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STEM graduates and secondary school curriculum: does early exposure to science matter?

De Philippis, Marta (2016) STEM graduates and secondary school curriculum: does early exposure to science matter? CEP Discussion Paper (1443). Centre for Economic Performance, London School of Economics and Political Science, London, UK.

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Abstract

Increasing the number of Science, Technology, Engineering and Math (STEM) university graduates is considered a key element for long-term productivity and competitiveness in the global economy. Still, little is known about what actually drives and shapes students' choices. This paper focusses on secondary school students at the very top of the ability distribution and explores the effect of more exposure to science on enrolment and persistence in STEM degrees at the university and on the quality of the university attended. The paper overcomes the standard endogeneity problems by exploiting the different timing in the implementation of a reform that induced secondary schools in the UK to offer more science to high ability 14 year-old children. Taking more science in secondary school increases the probability of enrolling in a STEM degree by 1.5 percentage point and the probability of graduating in these degrees by 3 percentage points. The results mask substantial gender heterogeneity: while girls are as willing as boys to take advanced science in secondary school - when offered -, the effect on STEM degrees is entirely driven by boys. Girls are induced to choose more challenging subjects, but still the most female-dominated ones.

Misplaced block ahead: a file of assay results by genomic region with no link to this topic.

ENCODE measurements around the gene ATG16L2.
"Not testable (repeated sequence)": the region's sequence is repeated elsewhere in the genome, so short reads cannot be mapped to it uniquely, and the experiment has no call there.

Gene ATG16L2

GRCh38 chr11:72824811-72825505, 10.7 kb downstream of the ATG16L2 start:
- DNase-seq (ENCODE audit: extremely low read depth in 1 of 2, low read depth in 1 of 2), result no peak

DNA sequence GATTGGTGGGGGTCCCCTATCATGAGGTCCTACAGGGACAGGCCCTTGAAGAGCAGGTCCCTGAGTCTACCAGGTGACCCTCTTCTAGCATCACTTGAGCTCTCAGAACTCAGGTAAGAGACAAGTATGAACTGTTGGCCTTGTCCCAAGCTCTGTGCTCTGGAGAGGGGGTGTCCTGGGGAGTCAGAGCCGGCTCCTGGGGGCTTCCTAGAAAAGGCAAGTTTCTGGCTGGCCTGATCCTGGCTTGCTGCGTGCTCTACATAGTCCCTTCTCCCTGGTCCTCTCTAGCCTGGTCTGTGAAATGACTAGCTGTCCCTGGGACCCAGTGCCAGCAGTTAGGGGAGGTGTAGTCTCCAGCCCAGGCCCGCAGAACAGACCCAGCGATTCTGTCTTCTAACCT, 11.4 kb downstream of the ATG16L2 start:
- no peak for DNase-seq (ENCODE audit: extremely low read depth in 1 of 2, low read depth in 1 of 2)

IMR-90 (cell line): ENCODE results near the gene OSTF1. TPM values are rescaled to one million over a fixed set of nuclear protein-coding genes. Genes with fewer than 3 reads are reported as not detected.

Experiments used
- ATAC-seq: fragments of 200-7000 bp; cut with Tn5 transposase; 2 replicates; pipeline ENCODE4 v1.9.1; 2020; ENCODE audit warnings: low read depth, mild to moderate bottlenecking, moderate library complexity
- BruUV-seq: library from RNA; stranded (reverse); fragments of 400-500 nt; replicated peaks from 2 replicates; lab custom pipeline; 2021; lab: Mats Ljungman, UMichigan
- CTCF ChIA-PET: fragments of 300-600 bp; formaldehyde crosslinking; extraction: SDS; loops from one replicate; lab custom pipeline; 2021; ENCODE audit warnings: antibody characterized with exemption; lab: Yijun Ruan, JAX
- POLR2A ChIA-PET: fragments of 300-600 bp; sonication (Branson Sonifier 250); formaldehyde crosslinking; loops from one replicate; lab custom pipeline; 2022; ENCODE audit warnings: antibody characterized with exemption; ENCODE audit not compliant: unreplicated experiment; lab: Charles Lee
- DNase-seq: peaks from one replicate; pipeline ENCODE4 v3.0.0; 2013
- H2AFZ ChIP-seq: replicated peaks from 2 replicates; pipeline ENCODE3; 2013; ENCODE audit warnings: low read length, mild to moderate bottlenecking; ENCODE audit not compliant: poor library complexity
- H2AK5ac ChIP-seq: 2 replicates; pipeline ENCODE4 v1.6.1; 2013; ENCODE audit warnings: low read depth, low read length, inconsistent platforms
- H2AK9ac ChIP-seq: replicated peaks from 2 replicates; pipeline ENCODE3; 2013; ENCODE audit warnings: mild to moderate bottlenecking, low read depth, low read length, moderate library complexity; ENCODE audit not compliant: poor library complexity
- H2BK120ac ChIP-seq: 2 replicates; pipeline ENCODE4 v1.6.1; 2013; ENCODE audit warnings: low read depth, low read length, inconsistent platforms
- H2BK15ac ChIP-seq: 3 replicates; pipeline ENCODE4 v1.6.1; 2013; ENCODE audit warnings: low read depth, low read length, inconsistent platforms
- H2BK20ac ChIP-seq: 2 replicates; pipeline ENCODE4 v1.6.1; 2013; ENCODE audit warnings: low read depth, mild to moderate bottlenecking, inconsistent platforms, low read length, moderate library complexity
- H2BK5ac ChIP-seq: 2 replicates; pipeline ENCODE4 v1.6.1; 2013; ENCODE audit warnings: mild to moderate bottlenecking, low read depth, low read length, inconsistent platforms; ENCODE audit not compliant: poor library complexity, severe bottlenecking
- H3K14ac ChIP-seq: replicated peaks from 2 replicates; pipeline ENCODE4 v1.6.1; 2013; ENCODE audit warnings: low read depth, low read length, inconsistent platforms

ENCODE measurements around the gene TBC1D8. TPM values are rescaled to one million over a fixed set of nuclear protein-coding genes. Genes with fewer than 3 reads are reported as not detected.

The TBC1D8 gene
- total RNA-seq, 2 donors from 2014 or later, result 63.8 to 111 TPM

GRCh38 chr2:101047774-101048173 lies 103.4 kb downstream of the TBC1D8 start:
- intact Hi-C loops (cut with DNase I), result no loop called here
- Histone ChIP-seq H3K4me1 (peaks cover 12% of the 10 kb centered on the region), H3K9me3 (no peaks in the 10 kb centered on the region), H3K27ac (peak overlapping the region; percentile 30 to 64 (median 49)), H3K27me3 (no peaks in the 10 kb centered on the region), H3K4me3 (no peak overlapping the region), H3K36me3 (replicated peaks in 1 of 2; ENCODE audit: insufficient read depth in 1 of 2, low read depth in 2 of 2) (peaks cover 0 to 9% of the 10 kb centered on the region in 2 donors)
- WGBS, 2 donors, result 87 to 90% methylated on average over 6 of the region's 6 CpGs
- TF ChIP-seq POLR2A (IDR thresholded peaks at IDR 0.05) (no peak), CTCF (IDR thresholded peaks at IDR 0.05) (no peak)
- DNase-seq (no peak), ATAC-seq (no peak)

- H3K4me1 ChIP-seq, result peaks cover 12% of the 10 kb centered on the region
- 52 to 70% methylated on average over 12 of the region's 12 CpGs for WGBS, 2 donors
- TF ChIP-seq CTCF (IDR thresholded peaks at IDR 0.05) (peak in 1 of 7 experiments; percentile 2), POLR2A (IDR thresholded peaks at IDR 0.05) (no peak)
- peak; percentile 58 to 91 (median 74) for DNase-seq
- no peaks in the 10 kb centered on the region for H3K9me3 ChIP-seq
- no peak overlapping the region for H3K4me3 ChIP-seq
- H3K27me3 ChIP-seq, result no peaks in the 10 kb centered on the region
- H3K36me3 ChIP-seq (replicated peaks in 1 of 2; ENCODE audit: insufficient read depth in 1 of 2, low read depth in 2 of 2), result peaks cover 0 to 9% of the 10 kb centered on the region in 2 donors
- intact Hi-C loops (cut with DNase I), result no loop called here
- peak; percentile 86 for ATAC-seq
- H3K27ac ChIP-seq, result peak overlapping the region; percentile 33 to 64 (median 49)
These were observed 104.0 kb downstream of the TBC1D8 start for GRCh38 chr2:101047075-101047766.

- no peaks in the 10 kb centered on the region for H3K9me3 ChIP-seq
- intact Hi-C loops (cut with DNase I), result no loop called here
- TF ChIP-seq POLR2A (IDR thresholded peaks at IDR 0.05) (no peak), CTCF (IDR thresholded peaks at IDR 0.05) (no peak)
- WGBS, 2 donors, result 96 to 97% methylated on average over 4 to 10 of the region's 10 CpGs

Item Type: Monograph (Discussion Paper)
Official URL: http://cep.lse.ac.uk/
Additional Information: © 2016 The Authors
Divisions: Centre for Economic Performance
Subjects: L Education > LB Theory and practice of education > LB2300 Higher Education
JEL classification: I - Health, Education, and Welfare > I2 - Education > I21 - Analysis of Education
I - Health, Education, and Welfare > I2 - Education > I28 - Government Policy
J - Labor and Demographic Economics > J1 - Demographic Economics > J16 - Economics of Gender; Non-labor Discrimination
J - Labor and Demographic Economics > J2 - Time Allocation, Work Behavior, and Employment Determination and Creation; Human Capital; Retirement > J24 - Human Capital; Skills; Occupational Choice; Labor Productivity
Sets: Research centres and groups > Centre for Economic Performance (CEP)
Date Deposited: 09 Sep 2016 14:32
Last Modified: 13 Jun 2019 23:40
Funders: Economic and Social Research Council, Economic and Social Research Council
URI: http://eprints.lse.ac.uk/id/eprint/67679

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